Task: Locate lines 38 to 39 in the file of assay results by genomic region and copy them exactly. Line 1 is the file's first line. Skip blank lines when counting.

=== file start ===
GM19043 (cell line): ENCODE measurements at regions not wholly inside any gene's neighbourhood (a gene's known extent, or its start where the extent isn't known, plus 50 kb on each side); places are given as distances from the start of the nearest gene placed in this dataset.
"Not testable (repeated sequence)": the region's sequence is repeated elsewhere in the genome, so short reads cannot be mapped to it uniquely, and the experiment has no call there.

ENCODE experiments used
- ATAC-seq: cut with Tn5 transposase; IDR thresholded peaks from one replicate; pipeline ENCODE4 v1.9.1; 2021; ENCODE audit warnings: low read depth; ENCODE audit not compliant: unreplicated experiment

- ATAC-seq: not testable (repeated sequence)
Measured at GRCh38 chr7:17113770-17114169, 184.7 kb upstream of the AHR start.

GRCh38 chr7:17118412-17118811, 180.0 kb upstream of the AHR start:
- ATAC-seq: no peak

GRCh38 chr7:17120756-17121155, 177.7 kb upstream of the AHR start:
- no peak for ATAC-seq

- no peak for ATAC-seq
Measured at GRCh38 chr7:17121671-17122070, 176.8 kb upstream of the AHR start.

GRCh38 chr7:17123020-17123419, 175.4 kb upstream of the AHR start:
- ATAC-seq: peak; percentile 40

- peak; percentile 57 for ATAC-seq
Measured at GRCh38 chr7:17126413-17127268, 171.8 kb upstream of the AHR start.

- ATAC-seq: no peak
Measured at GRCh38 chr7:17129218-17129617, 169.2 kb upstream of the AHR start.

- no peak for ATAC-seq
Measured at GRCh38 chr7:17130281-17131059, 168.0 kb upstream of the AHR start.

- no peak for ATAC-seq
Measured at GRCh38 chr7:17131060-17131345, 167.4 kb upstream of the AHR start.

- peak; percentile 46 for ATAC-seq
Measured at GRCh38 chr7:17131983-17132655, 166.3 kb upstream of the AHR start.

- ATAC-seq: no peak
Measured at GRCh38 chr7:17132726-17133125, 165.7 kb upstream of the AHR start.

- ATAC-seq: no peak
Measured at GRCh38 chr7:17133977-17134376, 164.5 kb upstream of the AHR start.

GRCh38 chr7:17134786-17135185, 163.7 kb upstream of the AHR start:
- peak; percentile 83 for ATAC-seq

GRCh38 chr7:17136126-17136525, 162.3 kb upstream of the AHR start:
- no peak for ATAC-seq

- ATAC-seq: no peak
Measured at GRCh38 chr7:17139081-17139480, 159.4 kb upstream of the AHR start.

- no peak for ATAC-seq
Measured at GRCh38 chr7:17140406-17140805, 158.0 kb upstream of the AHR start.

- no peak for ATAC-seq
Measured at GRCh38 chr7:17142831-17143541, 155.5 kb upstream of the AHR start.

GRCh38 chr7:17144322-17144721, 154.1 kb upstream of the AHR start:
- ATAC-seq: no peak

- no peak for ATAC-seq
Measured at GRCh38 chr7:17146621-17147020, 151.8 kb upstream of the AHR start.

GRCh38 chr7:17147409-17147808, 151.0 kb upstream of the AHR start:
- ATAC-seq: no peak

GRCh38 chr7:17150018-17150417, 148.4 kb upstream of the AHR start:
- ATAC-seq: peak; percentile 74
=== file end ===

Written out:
Measured at GRCh38 chr7:17142831-17143541, 155.5 kb upstream of the AHR start.

GRCh38 chr7:17144322-17144721, 154.1 kb upstream of the AHR start: